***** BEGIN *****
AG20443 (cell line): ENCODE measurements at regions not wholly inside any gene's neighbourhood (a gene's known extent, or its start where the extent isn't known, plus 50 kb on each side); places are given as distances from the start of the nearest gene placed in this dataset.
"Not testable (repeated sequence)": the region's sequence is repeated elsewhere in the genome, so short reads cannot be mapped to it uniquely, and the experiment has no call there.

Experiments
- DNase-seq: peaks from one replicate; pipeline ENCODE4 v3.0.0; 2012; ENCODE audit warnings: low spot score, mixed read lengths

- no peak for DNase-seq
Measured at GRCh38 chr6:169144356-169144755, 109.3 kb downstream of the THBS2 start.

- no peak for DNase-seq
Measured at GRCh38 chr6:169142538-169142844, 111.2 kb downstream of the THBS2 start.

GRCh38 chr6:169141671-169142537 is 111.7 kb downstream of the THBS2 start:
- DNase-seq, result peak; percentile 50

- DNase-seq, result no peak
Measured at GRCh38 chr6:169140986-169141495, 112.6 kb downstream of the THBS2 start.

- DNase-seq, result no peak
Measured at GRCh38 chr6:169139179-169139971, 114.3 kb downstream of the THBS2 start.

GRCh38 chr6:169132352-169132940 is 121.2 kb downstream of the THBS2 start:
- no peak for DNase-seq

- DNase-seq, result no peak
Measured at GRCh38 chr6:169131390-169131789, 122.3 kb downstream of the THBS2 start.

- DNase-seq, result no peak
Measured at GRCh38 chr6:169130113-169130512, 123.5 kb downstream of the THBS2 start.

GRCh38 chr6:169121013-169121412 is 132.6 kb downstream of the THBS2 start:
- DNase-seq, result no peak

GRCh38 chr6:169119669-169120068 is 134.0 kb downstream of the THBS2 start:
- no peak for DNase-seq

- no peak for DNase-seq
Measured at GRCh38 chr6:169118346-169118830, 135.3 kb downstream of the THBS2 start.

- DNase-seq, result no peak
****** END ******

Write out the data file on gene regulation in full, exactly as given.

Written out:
AG20443 (cell line): ENCODE measurements at regions not wholly inside any gene's neighbourhood (a gene's known extent, or its start where the extent isn't known, plus 50 kb on each side); places are given as distances from the start of the nearest gene placed in this dataset.
"Not testable (repeated sequence)": the region's sequence is repeated elsewhere in the genome, so short reads cannot be mapped to it uniquely, and the experiment has no call there.

Experiments
- DNase-seq: peaks from one replicate; pipeline ENCODE4 v3.0.0; 2012; ENCODE audit warnings: low spot score, mixed read lengths

- no peak for DNase-seq
Measured at GRCh38 chr6:169144356-169144755, 109.3 kb downstream of the THBS2 start.

- no peak for DNase-seq
Measured at GRCh38 chr6:169142538-169142844, 111.2 kb downstream of the THBS2 start.

GRCh38 chr6:169141671-169142537 is 111.7 kb downstream of the THBS2 start:
- DNase-seq, result peak; percentile 50

- DNase-seq, result no peak
Measured at GRCh38 chr6:169140986-169141495, 112.6 kb downstream of the THBS2 start.

- DNase-seq, result no peak
Measured at GRCh38 chr6:169139179-169139971, 114.3 kb downstream of the THBS2 start.

GRCh38 chr6:169132352-169132940 is 121.2 kb downstream of the THBS2 start:
- no peak for DNase-seq

- DNase-seq, result no peak
Measured at GRCh38 chr6:169131390-169131789, 122.3 kb downstream of the THBS2 start.

- DNase-seq, result no peak
Measured at GRCh38 chr6:169130113-169130512, 123.5 kb downstream of the THBS2 start.

GRCh38 chr6:169121013-169121412 is 132.6 kb downstream of the THBS2 start:
- DNase-seq, result no peak

GRCh38 chr6:169119669-169120068 is 134.0 kb downstream of the THBS2 start:
- no peak for DNase-seq

- no peak for DNase-seq
Measured at GRCh38 chr6:169118346-169118830, 135.3 kb downstream of the THBS2 start.

- DNase-seq, result no peak